An illustrated debut children’s book that tells the story of a family and their beloved cat.
Every morning, a beautiful, unnamed Himalayan cat wakes up a woman named Pepe with howls that can be heard throughout the house. After Pepe shushes the feline, the two snooze a bit together—but then the hungry meows start up again. Young siblings Pam and Andy wait in bed as Pepe, their mother, goes downstairs to feed their pet, who keeps making noise all the way. After breakfast, the Himalayan runs outside the house, known as Worthwyle, apparently to explore the neighborhood—and it soon gets lost. Pepe’s neighbor Sam helps in the search for the cat and soon returns it, much to the delight of the praying family. Everyone agrees that what makes Worthwyle so wonderful are its residents’ “thoughtfulness and love / virtues to practice all of life / for you and me.” The subject of DeFina’s brief book—a family pet who escapes but returns—offers a relatable, reassuring scenario for youngsters, and it’s underscored by a final image that shows the big hearts of the family members. However, the prose is often awkward, and it employs no consistent rhyme scheme. Sometimes it uses quatrains in an ABCB pattern, or it uses another scheme entirely, such as AAABCB. It also employs lines of variable length to facilitate rhymes (“Pepe puts on her robe and slippers / and steps down the stair / for to keep the Himalayan howling / would not be fair”) or introduces an element seemingly for rhyme’s sake, such as a hen to rhyme with “open.” The illustrations are colorful but often have a flat, generic quality, and their lack of diversity—all four humans appear white with light-brown hair—may disappoint some parents.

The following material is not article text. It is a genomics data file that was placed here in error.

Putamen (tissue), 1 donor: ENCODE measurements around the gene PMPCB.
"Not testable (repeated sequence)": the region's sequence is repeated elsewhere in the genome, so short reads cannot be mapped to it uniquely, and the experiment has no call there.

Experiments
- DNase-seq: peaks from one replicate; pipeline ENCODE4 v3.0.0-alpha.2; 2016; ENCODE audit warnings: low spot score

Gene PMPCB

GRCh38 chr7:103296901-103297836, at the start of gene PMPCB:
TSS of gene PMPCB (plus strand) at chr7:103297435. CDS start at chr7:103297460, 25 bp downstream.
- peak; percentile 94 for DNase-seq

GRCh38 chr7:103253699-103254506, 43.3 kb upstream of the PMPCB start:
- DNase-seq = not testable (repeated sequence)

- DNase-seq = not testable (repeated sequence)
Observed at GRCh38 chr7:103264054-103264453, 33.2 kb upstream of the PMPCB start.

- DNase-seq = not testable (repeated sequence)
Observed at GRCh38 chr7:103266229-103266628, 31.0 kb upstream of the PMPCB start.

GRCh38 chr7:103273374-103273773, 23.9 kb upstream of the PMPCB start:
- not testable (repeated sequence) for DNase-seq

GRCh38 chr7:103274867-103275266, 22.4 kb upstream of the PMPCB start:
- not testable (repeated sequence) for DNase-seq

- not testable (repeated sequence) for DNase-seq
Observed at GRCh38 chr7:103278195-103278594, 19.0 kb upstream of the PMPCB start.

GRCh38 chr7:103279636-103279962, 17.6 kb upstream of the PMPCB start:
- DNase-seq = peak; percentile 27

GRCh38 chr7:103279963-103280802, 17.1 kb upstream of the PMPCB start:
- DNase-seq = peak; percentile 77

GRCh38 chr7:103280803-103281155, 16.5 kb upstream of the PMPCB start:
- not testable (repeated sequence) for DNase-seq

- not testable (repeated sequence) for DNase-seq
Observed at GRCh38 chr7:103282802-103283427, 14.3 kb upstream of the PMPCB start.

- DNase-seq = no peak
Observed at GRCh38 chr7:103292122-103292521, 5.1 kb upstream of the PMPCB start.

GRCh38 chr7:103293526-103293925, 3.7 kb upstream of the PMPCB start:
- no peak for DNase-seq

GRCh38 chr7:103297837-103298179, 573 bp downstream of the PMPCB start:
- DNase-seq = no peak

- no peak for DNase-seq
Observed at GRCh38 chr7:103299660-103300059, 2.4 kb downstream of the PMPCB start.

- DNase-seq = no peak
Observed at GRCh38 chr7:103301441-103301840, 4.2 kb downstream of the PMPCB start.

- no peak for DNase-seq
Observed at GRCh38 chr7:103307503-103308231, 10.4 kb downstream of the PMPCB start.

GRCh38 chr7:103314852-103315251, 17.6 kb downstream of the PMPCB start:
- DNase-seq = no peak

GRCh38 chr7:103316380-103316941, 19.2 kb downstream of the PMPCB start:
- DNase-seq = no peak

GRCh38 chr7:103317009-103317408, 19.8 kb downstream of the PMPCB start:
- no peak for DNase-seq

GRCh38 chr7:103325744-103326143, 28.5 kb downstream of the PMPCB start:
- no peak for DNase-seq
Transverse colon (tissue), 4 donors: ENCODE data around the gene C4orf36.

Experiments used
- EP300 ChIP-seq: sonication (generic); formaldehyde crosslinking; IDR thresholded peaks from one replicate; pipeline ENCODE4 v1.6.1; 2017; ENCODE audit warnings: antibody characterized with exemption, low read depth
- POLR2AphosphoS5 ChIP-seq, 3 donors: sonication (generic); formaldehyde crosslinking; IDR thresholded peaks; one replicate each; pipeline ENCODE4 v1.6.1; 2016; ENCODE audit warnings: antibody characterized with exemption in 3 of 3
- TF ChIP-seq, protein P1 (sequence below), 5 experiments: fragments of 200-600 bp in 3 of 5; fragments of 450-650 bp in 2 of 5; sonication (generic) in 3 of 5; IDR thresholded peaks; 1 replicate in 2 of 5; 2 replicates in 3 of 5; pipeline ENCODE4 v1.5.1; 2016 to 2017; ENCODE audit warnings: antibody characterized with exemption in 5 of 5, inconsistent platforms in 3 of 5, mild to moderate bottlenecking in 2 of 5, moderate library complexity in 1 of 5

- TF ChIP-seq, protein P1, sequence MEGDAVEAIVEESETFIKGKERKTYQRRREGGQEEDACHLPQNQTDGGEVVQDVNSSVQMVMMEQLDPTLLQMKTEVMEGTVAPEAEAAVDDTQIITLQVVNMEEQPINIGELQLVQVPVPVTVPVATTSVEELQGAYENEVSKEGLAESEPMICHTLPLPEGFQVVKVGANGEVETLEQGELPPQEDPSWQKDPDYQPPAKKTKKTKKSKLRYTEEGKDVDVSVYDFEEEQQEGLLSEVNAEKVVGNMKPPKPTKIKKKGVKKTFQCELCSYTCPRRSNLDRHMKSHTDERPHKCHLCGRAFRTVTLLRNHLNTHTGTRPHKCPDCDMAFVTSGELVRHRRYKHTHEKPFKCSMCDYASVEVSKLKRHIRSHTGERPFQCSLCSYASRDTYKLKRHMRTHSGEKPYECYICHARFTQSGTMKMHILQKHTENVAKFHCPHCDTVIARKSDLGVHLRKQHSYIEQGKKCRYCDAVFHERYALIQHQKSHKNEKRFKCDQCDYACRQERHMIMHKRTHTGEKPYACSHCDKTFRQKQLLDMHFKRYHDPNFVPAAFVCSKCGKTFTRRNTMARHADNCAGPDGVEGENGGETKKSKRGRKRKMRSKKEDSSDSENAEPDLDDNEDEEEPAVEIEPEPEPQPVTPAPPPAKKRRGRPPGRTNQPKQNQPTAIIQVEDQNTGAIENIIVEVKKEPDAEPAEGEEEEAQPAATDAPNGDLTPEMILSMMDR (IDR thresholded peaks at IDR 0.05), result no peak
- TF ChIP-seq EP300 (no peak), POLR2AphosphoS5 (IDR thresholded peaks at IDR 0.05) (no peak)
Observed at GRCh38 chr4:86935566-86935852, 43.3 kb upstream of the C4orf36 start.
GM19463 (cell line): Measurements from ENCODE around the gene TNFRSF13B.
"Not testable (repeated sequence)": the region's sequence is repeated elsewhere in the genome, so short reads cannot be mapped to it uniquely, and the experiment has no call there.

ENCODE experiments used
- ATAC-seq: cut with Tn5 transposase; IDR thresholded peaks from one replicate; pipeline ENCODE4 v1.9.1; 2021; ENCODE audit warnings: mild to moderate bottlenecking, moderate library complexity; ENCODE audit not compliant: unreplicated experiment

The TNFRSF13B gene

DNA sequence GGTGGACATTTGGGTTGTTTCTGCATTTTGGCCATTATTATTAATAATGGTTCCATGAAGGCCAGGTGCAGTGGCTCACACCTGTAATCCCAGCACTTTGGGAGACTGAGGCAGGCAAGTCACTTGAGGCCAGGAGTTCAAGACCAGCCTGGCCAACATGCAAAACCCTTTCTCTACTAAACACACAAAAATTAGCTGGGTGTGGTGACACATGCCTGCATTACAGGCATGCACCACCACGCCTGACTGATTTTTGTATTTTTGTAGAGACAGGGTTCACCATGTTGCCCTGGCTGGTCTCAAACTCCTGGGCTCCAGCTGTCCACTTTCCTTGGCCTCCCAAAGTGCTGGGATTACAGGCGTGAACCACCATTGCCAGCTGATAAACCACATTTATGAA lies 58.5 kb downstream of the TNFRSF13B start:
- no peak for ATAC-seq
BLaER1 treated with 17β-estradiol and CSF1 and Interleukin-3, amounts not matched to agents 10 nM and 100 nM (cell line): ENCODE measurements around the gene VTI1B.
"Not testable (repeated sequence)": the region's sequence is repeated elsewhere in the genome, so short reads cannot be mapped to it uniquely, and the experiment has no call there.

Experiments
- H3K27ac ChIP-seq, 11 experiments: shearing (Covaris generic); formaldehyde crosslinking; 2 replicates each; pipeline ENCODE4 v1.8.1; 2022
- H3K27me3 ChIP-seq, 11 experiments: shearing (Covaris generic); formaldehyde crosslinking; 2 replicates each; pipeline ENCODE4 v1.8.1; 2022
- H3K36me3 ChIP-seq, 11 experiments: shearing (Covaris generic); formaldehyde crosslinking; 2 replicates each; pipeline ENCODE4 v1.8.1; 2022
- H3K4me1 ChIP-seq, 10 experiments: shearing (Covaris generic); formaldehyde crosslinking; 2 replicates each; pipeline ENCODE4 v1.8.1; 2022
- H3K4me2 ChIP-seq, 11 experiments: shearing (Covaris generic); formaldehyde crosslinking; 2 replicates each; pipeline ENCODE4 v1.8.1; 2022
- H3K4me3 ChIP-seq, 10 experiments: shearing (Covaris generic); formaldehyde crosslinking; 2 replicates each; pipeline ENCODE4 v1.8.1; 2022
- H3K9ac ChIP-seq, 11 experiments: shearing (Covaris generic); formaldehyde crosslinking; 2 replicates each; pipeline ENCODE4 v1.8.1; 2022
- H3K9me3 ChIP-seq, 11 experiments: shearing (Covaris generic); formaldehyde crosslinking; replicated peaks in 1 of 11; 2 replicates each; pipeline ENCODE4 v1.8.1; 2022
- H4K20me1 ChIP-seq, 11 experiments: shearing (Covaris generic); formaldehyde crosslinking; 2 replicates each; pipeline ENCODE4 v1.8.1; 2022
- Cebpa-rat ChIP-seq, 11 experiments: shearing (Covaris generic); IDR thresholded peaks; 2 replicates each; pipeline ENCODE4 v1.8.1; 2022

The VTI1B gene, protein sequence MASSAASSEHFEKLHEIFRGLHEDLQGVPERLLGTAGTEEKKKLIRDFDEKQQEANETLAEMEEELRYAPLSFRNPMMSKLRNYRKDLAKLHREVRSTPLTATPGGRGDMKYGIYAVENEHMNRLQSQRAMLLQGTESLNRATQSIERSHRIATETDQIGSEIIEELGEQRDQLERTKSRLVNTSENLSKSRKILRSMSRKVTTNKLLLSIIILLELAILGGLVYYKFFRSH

A clumsily executed tale, although its happy ending will have some appeal.